November 28, 2013
The Indonesian Diaspora Broken Down

Are you a butterfly or a worker bee? Do you shun your compatriots so you can immerse fully in your newly adopted country or do you hate those "unpatriotic" types? Our Perth-based contributor breaks down the different groups that make up the Indonesian diaspora.

by Prapti Wn
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It was a warm Perth night on the balcony of Rosa’s apartment, where four of us discussed everything and anything about diasporic Indonesians. Between sips of sparkling wine and mouthfuls of bakmi goreng, chicken satay, potato fritters, vegetable stir-fry and kerupuk, we chuckled over bits of information and gossip that each one of us brought to the table. 

“Yes, I know her, I met her once… I think” or, “No, I don’t really know her very well” and, “Oh, is that what she’s up to now?” were frequent responses to some of the tales of the Indonesians in Perth. So many people getting up to so many things! That night it dawned on me that diasporic Indonesians  –Indonesians living abroad long-term – are truly an amazing bunch, coming in all shapes and sizes and displaying varying degrees of Indonesian-style sociability and affinity.

Here is a guide to the more common types of female Indonesian diaspora that I have encountered in my years of being one.

The social butterfly flutters from one (usually large) butterfly gathering to another on a regular basis and with surprising frequency. She thrives on the attention of other butterflies who compliment her on her extravagant style, which often does not come cheaply. The high frequency of butterfly gatherings means communication and miscommunication have equal chances of occurring. Friendships are superficial, and falling-outs are commonplace. Butterflies can be identified by the unmistakable effort they make to appear eye-catching. Don’t go near butterflies if you want deep and meaningful friendships.

The worker bee moves regularly between home and workplace and has little time for social activities outside the workplace and outside working hours.  She thrives on the thought that life is all about work and is generally unaware that there is life beyond work. On the rare times that she socializes, she wonders why everyone else is not a worker bee like herself. Worker bees can be identified by their low-key attire and, in conversations with non-worker-bees, may come across as being smart-asses or complete bores. Don’t go near worker bees if you want excitement in your life.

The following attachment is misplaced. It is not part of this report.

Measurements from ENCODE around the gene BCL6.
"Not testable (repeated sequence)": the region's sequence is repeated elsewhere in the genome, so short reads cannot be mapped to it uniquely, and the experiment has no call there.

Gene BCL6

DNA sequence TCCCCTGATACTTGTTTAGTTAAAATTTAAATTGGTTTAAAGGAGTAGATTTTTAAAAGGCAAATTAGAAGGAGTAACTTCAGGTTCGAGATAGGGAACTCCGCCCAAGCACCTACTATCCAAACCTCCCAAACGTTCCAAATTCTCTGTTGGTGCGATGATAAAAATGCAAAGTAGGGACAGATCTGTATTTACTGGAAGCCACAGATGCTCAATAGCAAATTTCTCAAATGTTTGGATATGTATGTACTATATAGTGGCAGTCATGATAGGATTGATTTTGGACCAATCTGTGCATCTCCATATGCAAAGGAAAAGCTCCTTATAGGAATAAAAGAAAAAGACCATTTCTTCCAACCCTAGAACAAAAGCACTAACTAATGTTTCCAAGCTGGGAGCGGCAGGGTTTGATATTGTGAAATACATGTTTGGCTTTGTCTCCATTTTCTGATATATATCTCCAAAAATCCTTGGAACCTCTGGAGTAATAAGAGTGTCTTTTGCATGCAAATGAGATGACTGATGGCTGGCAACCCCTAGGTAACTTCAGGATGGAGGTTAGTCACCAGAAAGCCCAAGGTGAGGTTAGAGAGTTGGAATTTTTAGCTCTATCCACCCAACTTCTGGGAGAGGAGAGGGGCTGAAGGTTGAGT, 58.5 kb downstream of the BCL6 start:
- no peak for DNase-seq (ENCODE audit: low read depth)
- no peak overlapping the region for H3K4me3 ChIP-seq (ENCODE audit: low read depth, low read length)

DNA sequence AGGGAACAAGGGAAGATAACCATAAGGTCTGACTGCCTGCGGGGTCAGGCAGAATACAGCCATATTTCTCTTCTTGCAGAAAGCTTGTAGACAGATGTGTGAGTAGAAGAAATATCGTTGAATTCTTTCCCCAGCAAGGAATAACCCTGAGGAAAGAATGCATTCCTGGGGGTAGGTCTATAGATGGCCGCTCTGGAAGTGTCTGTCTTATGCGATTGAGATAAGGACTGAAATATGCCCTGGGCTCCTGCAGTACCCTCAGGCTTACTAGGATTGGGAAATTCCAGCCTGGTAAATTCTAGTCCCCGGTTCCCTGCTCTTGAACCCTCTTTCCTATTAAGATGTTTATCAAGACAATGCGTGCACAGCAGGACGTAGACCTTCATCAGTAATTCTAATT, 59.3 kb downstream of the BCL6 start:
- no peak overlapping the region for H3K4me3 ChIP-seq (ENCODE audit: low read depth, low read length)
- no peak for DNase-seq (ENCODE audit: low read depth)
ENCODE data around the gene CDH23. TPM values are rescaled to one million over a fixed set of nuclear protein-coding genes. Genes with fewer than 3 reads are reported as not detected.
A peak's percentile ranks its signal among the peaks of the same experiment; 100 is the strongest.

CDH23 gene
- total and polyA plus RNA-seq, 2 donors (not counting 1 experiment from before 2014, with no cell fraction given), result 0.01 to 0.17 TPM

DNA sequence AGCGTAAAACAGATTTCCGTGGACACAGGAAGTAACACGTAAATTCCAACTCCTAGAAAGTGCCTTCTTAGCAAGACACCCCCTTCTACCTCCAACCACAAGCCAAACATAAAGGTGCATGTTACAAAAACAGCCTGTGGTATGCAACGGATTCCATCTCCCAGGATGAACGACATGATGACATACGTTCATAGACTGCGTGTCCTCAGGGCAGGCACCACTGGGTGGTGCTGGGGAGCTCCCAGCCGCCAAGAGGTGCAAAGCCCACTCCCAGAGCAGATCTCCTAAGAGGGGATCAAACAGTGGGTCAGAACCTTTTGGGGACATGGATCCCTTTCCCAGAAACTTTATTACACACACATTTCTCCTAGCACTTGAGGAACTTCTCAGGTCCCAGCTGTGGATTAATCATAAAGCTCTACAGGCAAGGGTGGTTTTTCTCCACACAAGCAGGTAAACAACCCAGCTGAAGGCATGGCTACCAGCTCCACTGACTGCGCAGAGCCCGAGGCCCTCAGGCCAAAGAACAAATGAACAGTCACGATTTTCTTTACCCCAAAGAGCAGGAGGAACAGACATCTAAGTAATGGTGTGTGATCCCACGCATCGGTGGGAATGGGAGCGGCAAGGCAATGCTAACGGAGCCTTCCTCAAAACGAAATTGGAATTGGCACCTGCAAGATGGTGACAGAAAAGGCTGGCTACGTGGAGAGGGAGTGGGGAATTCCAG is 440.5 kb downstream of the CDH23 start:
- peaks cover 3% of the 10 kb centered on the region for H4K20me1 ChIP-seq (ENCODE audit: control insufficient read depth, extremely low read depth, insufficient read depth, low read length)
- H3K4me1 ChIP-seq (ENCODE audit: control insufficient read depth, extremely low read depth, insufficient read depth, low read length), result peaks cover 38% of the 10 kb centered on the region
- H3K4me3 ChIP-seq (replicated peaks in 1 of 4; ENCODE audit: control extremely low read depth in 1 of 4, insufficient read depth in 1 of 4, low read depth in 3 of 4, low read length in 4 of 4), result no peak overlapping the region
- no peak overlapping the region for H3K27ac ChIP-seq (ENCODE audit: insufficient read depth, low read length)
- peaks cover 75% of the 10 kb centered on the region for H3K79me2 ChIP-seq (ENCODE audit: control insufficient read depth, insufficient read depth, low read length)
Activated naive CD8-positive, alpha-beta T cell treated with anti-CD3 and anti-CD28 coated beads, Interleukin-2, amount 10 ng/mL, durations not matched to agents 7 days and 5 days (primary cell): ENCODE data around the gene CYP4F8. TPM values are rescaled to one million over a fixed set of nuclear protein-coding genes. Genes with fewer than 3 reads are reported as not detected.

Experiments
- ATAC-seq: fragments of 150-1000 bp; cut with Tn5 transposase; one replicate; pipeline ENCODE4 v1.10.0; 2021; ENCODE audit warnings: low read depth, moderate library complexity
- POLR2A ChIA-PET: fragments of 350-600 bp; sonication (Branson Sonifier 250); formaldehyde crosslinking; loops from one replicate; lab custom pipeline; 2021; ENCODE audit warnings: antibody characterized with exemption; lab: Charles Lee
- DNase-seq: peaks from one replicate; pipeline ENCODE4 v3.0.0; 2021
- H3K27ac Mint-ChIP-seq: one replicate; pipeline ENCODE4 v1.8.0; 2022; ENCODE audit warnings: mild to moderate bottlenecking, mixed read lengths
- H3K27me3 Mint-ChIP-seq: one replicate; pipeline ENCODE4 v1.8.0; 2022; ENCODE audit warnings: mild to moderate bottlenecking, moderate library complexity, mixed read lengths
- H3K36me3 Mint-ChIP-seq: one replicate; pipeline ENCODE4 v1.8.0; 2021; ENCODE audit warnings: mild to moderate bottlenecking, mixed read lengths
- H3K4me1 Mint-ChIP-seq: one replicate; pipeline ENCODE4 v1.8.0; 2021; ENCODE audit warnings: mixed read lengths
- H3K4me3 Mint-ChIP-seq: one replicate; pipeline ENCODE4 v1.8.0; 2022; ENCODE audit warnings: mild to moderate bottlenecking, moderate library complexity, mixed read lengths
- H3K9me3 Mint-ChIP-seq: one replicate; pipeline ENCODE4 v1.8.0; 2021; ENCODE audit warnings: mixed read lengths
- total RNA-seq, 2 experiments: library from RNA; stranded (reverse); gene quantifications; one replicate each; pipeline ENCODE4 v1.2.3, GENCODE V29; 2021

The chameleon is overly keen to adapt the dominant culture of her new home. She does this by disengaging with the rest of the Indonesian diaspora and strangely cultivating a dislike for Indonesian food. She thrives on hanging out exclusively with people from the dominant culture and keeps a safe distance from social butterflies, whom she finds embarrassing. Chameleons can be identified by their uncanny resemblance to people of the dominant culture, not just in style but in mannerism and behavior. Don’t go near chameleons if you like Indonesian food and/or are a social butterfly.

The bookworm may not necessarily like books, but must deal with books because she is a student; this category mainly applies to postgraduate types on scholarship (not posh undergraduates financed by rich parents back home). The bookworm would love to socialize but can’t, because she knows she must save money and keep her donors happy. She thrives on getting high marks and praise from her supervisors. Bookworms can be identified by their unmistakably drab, student type attire. Don’t go near bookworms if you think their scholarship-funded lifestyle might evoke your empathy and make you donate your lifesavings to support them.

The proud garuda is a frequent visitor to the local consulate or Indonesian mission. Like other members of the diaspora, she goes there for the food, but she actually believes in the good of ceremonies hosted by the mission. She finds it hard to understand why others in the diaspora would rather take a walk than listen to mind-numbing speeches. She thrives on dressing up in Indonesian national attire and being friendly with staff at the mission. Garudas can be identified by their excellent skills at making non-garudas feel guilty for not being garudas. Don’t go near garudas if you don’t think “right or wrong, my country”.

The soldier ant builds her nest in her new home country from the ground up, planting her roots – with her typically Indonesian spouse – through a small business or local venture. Secretly she would like to be a social butterfly but her background as a bookworm has somewhat forced her to become a worker bee with a modest social life. She thrives on small-business tax breaks and tax returns. Soldiers can be identified by their general lack of interest in Indonesian and dominant culture politics. Don’t go near soldiers if you are a keen follower of Indonesian politicians’ antics. 

The lone wolf is content and relaxed in her new home. Her wealth of experience makes her constantly curious and critical but she knows when to be appreciative of the dominant culture where appreciation is due. Lone wolves can be identified by their slight discomfort at being around diaspora members who fall strictly into the other categories, so they may come across as being aloof and/or ignorant. The lone wolf thrives on personal relationships, including with other lone wolves. Don’t go near a lone wolf if you are looking for a regular participant at your monthly arisan.

Next time you meet an Indonesian woman living abroad, try to identify her diasporic category.  It can be most satisfying.

About Prap Wn
Prapti worked as a Jakarta-based journalist in the 1990s before following her heart and ending up in Perth, Western Australia, where she now lives with her husband and two teenage children. She works so she can travel as much as her credit card will carry her.